Stop – Don’t Push That Button

It’s been a long day.  You are tired, frustrated and have a headache just waiting to take over.  Your partner walks in the door and somehow you can just tell that he or she has had a pretty rotten day as well.  The kids are squabbling in the background and you can smell dinner starting to burn.  You ask your partner to go deal with the kids, but instead of saying, “of course sweetie, I’ve got it covered,” he or she says “Can’t right now, gotta go return a call” or check my email, or whatever.  And before you know it, before you can stop yourself, that perfect sarcastic zinger flies out of your mouth, hitting your partner in that tender vulnerable spot that only you can find so perfectly.  And because your zinger was so perfectly aimed, your partner responds with a well sharpened zinger of his or her own.  And pretty soon the two of you are squabbling, or screaming, or sulking, the kids are crying and the dinner is burned.  Oh dear.

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The above scenario happens thousands of times a day, in households around the world.  It is an unfortunate aspect of human nature that when we are tired, stressed and at the end of our ropes we tend to lash out at the people we love.  This is bad enough, but what so often makes it worse is that we are uniquely situated to know our partners’ buttons, their soft tender spots that when hit with just the right jab will hurt the most.  Perhaps our partner struggles with feeling good enough and we find a way to tell them that they are just not measuring up.  Perhaps our partner feels unattractive, or worries that they are “fat” and we somehow find a way of weaving a nasty zinger about their looks into the conversation.   Perhaps our partners feel that they are rarely listened to and that what they have to say doesn’t matter, and without thinking of the consequences we say something like, “I don’t have time for this,” or “you don’t know what you’re talking about anyway.”  There are so many ways we can say or do the one thing that will hurt the most.  And all too often we realize the damage we’ve done the moment those hurtful words slip out of our mouths….and it’s too late to take them back.  All the apologies in the world won’t help.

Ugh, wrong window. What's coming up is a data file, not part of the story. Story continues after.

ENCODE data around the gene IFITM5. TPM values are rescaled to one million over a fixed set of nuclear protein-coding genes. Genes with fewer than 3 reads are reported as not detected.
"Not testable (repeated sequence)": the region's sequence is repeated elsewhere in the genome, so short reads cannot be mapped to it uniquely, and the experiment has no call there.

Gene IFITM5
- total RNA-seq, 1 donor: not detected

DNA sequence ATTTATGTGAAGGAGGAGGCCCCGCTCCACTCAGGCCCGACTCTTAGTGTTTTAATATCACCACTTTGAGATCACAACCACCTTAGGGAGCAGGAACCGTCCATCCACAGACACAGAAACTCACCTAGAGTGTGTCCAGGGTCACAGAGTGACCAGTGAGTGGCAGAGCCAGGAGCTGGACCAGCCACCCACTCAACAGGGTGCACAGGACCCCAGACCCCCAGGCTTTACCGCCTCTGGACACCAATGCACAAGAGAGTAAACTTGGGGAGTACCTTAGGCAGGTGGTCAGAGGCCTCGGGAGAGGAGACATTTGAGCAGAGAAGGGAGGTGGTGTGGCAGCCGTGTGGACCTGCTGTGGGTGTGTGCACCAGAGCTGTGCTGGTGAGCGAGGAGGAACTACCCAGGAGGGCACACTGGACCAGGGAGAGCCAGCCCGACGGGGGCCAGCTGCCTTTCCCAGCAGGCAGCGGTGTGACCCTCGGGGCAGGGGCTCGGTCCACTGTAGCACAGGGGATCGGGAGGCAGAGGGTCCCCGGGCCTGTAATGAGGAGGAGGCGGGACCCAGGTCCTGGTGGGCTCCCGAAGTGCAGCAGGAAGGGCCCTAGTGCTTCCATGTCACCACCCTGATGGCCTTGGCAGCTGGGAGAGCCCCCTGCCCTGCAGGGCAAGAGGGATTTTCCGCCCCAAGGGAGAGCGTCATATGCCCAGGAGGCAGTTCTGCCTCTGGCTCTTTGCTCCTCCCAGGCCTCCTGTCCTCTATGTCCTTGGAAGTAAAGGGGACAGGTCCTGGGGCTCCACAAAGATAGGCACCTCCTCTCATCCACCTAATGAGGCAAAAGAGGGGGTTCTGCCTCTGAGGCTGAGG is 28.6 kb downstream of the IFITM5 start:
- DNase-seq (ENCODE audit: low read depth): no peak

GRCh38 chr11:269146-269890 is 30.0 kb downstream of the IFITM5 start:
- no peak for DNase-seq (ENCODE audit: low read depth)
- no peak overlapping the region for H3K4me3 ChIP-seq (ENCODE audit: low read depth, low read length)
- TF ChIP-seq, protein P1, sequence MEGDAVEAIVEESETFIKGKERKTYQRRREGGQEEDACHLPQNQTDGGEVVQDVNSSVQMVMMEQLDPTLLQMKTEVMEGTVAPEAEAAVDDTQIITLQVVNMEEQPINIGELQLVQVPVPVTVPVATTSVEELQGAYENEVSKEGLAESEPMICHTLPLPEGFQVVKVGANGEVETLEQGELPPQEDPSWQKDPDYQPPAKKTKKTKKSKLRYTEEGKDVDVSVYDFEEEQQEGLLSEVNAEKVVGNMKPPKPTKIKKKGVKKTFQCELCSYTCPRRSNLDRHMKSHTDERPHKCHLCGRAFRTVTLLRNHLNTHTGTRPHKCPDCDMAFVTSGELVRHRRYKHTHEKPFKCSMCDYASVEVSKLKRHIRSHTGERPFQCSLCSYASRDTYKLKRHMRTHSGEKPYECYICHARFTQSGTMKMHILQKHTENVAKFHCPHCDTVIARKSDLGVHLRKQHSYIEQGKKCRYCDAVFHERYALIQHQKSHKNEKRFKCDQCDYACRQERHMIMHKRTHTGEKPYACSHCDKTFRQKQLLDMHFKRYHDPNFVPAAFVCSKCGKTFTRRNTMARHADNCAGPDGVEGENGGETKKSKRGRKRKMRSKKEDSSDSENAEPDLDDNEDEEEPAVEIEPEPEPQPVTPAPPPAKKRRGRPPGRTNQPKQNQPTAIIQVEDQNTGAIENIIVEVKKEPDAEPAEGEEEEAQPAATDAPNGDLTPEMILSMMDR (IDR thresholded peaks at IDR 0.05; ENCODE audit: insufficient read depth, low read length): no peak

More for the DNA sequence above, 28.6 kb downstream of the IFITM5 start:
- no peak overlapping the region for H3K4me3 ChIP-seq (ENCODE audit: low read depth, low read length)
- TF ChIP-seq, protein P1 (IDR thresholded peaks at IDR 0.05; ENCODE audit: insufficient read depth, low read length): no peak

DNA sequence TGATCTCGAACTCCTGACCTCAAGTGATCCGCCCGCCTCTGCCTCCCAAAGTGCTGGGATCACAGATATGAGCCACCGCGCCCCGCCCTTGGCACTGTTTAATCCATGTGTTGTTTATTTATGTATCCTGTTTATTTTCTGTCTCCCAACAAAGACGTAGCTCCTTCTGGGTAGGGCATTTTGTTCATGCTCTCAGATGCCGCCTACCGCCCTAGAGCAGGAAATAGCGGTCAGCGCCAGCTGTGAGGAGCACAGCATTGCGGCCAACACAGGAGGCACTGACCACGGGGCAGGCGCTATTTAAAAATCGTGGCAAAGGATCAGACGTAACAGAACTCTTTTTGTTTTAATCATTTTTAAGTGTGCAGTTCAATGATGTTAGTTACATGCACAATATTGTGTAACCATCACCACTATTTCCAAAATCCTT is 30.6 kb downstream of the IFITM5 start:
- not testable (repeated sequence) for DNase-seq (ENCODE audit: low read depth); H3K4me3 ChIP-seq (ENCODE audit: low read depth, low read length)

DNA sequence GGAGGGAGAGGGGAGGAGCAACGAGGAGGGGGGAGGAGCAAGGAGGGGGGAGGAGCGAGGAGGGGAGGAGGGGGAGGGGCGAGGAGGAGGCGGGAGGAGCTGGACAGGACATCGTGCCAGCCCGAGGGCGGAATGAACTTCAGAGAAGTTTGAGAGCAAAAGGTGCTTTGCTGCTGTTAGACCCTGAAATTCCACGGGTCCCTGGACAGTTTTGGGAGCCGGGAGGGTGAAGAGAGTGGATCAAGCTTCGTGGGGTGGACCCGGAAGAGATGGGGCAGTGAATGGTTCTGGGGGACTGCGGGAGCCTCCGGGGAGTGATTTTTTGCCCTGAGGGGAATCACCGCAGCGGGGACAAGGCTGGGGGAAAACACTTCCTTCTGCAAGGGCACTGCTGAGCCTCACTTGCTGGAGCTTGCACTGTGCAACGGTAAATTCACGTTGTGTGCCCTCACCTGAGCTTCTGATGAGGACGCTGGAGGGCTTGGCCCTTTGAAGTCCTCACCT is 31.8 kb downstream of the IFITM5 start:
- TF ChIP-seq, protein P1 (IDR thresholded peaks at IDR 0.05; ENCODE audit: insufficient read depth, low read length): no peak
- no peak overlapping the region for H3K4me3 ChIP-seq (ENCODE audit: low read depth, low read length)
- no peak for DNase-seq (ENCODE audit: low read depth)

We all know what it feels like when someone “pushes our buttons.”  It hurts!  It hurts a lot, especially when it is the person we love the most who we count on to nurture, support us and make us feel good.  The problem is that when we are tired, stressed, or hurting ourselves it is so easy to reach out and push our partners’ buttons.  When we do so we start a predictable chain reaction of hurt and more hurt that can go on and on and on for days (or weeks, or months).  So the challenge lies in the title of this post – just say no.  Catch yourself and turn away from that tempting vulnerable button.  Try to remember that this is the person you love and lashing out at them will only cause pain to both of you.  Take a break, do something nice for yourself, remind yourself that you are worthy, lovable and good enough – really.  Sometimes, as Pia Mellody says, the best you can do is “zip your lips and sit on your hands,” and that can be enough.  Later on, when you are both calmer and have had a chance to center yourselves you can reconnect and talk quietly about what happened and what you both need.  And sometimes the best solution of all is simply to smile and hold each other.an Intentional Dating Seminar

Posted by Laura

Laura Marshall, LCSW, is the founder and director of the Sagebrush Center for Relationship Therapy. Her experience spans thirty years of supporting couples and individuals to create healthy and meaningful lives and relationships. She is also adjunct faculty for the New Mexico Highlands School of Social Work. She lives with her husband Steve and five sons in Farmington, New Mexico.

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